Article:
Overwhelmed by her days, her neighbors' talk
and her son's shame, she goes about her house
as she has always done, doing the things
that she has always done—the usual things
women do: turning melon rinds and plums
into preserves, canning peppers and peas,
and hanging laundry on the lines, dusting,
and in the evening sitting down to read,
often on the porch when the weather was
porch-weather and the light lingered longer.
Her son seldom writes anymore, but knows
that she must have gotten it from Papa,
who left last year, saying her "cold, bleak ways"
had burst his heart. Of course, that wasn't it,
but she knew nothing of other women.
And so sadness tumbled into her eyes,
balked and stranded there. The headaches began,
then ulcerations, the decay. Her lips
pulled down with the weight of her thought. She quit
the church: too many whispers and too quick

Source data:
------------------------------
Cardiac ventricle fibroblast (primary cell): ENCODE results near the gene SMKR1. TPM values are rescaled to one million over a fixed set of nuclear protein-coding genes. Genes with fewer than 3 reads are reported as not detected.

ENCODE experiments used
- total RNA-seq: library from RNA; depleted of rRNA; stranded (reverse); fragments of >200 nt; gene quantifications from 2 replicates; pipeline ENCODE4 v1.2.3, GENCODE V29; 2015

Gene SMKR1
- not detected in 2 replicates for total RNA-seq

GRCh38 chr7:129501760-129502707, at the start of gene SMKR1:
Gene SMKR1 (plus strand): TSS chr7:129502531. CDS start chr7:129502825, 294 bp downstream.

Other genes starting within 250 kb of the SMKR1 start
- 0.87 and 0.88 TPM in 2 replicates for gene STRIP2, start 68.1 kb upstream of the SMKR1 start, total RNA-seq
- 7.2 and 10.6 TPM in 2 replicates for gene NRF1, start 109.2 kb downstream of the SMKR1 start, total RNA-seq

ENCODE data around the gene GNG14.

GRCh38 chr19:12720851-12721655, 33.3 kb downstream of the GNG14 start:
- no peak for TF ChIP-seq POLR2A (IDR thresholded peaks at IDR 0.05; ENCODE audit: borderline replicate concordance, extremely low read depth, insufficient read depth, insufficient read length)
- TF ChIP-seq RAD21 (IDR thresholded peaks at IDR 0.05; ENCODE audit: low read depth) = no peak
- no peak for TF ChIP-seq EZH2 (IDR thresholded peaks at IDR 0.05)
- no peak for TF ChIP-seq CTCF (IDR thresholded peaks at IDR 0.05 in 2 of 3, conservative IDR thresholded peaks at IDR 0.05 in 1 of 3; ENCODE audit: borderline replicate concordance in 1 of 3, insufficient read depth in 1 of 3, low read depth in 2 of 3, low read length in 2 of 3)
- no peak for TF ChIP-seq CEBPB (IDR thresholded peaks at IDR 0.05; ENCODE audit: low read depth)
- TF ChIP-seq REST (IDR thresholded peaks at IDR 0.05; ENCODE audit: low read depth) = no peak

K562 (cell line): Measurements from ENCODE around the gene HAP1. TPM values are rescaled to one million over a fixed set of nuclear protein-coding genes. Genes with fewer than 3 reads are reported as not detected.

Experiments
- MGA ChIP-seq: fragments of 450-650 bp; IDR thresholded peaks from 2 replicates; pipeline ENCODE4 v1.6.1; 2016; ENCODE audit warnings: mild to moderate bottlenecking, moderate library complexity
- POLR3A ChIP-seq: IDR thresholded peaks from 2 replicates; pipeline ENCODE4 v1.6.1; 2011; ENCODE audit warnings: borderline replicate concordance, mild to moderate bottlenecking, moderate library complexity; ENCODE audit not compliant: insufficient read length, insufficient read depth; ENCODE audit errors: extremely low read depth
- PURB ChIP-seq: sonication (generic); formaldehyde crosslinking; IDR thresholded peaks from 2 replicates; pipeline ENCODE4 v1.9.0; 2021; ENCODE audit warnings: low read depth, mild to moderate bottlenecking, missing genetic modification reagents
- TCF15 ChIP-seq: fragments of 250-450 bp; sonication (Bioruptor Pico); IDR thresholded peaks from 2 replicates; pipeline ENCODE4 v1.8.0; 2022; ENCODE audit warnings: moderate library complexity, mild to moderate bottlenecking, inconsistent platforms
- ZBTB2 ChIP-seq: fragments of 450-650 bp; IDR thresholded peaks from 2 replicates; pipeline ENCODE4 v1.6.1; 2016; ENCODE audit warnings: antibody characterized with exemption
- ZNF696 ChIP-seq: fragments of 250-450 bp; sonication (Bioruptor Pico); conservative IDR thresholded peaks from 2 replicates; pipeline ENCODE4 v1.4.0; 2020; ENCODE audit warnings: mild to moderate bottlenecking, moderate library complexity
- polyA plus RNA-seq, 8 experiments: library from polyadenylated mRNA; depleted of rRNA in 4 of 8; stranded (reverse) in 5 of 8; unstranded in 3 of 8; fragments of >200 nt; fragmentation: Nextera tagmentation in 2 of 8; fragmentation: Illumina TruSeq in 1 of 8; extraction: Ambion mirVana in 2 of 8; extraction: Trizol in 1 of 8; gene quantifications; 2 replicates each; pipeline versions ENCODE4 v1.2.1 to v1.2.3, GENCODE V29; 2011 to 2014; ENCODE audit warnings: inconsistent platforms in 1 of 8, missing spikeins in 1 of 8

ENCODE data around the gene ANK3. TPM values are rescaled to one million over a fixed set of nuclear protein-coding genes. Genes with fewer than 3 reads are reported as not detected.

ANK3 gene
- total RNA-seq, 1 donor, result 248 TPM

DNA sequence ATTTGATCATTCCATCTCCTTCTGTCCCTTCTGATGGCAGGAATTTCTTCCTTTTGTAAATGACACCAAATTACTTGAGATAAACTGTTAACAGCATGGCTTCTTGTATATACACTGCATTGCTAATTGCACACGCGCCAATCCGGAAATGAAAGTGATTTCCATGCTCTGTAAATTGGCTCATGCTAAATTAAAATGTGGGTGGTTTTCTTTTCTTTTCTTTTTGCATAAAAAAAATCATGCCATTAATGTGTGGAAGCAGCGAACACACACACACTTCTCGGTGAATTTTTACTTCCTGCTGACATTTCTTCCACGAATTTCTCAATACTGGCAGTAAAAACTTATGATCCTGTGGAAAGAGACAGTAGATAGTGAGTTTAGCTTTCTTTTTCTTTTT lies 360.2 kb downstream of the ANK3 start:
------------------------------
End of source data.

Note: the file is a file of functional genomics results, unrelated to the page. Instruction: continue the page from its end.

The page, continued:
the silence when she entered any room;
no one could talk to her without staring
into the center of her face. And some
would even ask, "Oh, Mrs. So and So,
have you heard from that nice husband of yours
lately? He's still on that job; where was it?
Ohio? And such a good man. Pity
he hasn't come home yet." Blame everywhere.
And nothing she could say to anyone.
She's kept his picture, a rose he gave her
she pressed into a book of Tennyson's,
a closet of his clothes and pairs of shoes.
She recalls what she thought were glittering days:
a son in her arms, a husband smiling,
the talk of all they would do together,
all the yesterdays they swore would sustain
every tomorrow through the calendars'
slow, relentless erosion of the world.
Now, here at its quiet limits, she withers
slowly, a shadow roaming like a dream.